One month from now, we’ll be in Hong Kong, bringing you all the latest robotics research from ICRA 2014, the IEEE International Conference on Robotics and Automation. I bring this up now because we’re starting to put together our schedule, and it’s going to be a spectacular conference, in that there are literally hundreds of presentations that we’re excited to attend, and most of them are all happening at the exact same time. But that’s okay, because our specialty is being in two (or five) places at the same time.
If you have any specific interests, definitely let us know and we’ll do our best to bring you all of the stuff you want to see. And until then, we’ll just have to make due with Video Friday.
Daniel from DLR shared this video of Rollin’ Justin acting as the most expensive window cleaner in existence, featuring “a combination of knowledge-driven high level reasoning and low level whole-body control strategies in order to solve complex force-sensitive mobile manipulation tasks”:
This video features the humanoid robot Rollin’ Justin of the German Aerospace Center (DLR), while wiping a window as a typical example for whole-body mobile manipulation. Hybrid reasoning is used to determine the optimal position of the robot regarding the task to be executed. Furthermore, the control parameters for the compliant behavior are specified during the planning phase. This way uncertainties and external disturbances can be compensated by the robot, while the task is accomplished.
[ DLR ]
The University of Maryland’s R2G2 snake robot has a new camo outfit that makes it nearly impossible to see, which is not creepy at all.
[ UMD ]
While we’re on the topic of creepy, the Russians have a remote controlled tank robot that comes equipped with... Well, if I just throw in a big Google-translated block quote, it makes it seem a lot scarier:
Radio controlled via radio to a distance of 5 kilometers; protected from enemy electronic warfare. In addition to the machine gun “Kord” 12.7mm IRAs can also be equipped with a tank machine gun Kalashnikov (PBC) of 7.62 mm or 30-mm automatic grenade launcher easel AH-17A or AG-30/29. Special equipment: a laser rangefinder, gyrostabilizers weapons platforms, thermal and ballistic computer - ensure accuracy and the ability to work in complex complex topographical and meteorological conditions at any time. Robotic system has an automatic capture and the ability to conduct up to ten goals in motion. The aim is held when moving the turntable by 360 degrees. Backup power enables the system to operate autonomously up to 10 hours in traffic (in “sleep mode” up to seven days). Range - 250 km. Operating temperature range - from -40 to +40 C.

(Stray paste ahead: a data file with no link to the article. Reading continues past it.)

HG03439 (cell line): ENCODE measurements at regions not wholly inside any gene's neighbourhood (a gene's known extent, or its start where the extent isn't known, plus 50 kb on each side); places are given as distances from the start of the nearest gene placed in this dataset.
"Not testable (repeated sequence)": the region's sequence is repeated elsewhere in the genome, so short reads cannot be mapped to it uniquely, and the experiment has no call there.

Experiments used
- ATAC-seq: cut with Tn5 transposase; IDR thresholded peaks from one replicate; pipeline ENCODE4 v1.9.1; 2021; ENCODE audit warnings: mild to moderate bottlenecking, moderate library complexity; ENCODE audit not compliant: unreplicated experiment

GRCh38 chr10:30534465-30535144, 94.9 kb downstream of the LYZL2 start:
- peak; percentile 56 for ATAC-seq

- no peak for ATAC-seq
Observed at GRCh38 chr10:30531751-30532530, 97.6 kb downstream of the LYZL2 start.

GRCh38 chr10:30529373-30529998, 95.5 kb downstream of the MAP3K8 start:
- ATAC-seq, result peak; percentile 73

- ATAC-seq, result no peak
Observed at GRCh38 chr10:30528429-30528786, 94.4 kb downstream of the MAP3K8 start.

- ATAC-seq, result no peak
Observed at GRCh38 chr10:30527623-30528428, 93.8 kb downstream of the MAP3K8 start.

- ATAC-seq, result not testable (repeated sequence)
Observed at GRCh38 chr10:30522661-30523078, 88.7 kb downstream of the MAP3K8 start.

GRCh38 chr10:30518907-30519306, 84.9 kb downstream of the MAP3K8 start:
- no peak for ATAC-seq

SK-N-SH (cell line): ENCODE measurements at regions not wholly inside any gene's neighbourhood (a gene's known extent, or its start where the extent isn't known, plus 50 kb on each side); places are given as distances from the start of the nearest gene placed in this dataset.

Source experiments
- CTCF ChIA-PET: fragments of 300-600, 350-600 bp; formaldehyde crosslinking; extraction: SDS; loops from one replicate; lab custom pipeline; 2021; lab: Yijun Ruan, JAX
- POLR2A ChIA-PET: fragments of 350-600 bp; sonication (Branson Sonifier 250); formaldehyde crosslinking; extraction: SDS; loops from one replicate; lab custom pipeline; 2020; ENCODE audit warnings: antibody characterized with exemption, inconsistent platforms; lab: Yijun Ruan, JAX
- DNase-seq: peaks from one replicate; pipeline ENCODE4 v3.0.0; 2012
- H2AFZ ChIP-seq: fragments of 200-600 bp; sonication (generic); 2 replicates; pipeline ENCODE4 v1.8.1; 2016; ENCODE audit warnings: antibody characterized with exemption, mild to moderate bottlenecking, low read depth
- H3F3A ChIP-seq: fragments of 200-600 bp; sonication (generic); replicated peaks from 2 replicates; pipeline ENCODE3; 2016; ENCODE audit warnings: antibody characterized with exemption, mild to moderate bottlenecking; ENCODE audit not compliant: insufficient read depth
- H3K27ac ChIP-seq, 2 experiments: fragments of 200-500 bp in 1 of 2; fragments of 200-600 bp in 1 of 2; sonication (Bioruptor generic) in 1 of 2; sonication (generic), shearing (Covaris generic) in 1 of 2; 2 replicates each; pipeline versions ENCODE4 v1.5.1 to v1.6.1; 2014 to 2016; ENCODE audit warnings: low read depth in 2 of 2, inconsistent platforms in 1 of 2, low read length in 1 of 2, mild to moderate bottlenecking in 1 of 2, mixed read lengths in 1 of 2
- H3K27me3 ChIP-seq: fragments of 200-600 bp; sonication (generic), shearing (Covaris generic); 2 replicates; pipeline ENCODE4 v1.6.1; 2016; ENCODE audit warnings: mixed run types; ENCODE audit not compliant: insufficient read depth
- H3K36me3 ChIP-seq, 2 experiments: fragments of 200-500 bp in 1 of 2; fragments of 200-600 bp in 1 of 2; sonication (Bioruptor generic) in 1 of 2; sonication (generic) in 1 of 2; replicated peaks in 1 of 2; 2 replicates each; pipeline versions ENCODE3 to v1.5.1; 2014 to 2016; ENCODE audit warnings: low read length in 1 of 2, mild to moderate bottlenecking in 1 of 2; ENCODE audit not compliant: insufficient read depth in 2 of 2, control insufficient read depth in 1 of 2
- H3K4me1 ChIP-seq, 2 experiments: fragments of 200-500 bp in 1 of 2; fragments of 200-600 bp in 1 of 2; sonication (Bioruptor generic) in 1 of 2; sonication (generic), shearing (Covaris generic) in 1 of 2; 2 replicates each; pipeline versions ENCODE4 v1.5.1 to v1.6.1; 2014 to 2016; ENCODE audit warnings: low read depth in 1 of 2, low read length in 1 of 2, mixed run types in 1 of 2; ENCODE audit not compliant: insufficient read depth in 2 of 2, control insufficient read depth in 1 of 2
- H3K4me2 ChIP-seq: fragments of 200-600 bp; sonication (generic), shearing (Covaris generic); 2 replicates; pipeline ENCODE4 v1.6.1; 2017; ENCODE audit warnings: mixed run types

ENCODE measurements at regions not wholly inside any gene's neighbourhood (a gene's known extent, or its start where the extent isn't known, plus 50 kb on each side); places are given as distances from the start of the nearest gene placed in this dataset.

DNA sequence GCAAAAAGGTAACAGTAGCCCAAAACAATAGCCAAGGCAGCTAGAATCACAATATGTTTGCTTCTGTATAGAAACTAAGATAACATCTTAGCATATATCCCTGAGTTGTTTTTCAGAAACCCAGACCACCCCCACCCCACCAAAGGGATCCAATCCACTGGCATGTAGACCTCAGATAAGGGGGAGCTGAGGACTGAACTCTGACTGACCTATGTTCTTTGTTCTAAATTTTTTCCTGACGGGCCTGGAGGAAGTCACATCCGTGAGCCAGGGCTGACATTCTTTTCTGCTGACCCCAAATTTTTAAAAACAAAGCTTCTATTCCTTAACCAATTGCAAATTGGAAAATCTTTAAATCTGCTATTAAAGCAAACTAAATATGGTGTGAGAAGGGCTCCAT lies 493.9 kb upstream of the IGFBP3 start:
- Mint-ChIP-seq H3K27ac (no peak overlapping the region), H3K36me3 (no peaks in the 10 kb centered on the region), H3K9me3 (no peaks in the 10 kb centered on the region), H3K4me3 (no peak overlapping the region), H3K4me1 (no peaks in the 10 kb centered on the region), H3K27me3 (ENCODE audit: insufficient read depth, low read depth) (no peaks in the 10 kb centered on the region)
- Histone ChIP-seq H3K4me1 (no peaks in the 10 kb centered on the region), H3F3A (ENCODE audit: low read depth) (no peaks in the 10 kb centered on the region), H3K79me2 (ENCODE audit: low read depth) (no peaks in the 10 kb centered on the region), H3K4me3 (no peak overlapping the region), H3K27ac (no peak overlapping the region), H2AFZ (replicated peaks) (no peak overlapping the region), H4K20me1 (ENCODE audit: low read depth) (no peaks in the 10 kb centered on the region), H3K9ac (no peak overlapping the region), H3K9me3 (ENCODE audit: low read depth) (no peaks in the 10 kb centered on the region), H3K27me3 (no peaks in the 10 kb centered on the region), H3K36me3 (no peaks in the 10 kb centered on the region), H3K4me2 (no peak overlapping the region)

Via [ YouTube ]
Birds don’t like drones. They really, really don’t. You can’t really blame them, but since you can sometimes blame them (especially the big fat ones like geese) for doing things like relieving themselves in your drinking water, drones provide a relatively safe way of, uh, suggesting that the birds move on:
[ Goosebuster ] via [ Gizmodo ]
You know who else doesn’t like drones? Golfers. And they have artillery.
Via [ PetaPixel ]
Sometimes it’s tricky to understand where the value of an expensive telepresence robot is for users, so here are a few user stories describing how a Beam can come in handy:
With some software and hardware modifications, telepresence can also offer a slightly different experience, through partial autonomy:
[ UMass Lowell ]
Remember that awesome little gymnast robot? Sure you do! And it’s now got a rotating waist:
[ YouTube ]
Boomer is a prototype for a robotic dinosaur toy. The company that’s working on it also made this little guy, and we hope that when Boomer goes on sale, it’ll be just as affordable.
[ Spin Master ] via [ OhGizmo ]
You know how robots are supposed to be useful for things that are dull, dirty, and dangerous? It doesn’t get much dirtier than separating out wood, metal, and stone from construction waste:
[ ZenRobotics ]
Nissan’s mobile robots aren’t new, but they’re still adorable:
Via [ Robots-Dreams ]
This video is in a language that I don’t understand, but what matters is that it’s one of Tech United Eindhoven’s soccer robots winning a kickoff against a professional human.
Yeah, um, don’t mess with Sphero.
[ Sphero ]
Dr. Mo Rastgaar from Michigan Tech writes,
My team has developed a steerable ankle-foot prosthetic robot. This is the first prototype that has 2 degrees of freedom at the ankle to increase maneuverability and eventually agility in the amputees. This feature distinguishes this robot from other available ankle-foot robots such as BiOM.
[ Michigan Tech ]
Let’s wrap with Zenta’s ant robot, because it’s glorious.
[ Zenta ]
Evan Ackerman is a senior editor at IEEE Spectrum. Since 2007, he has written over 6,000 articles on robotics and technology. He has a degree in Martian geology and is excellent at playing bagpipes.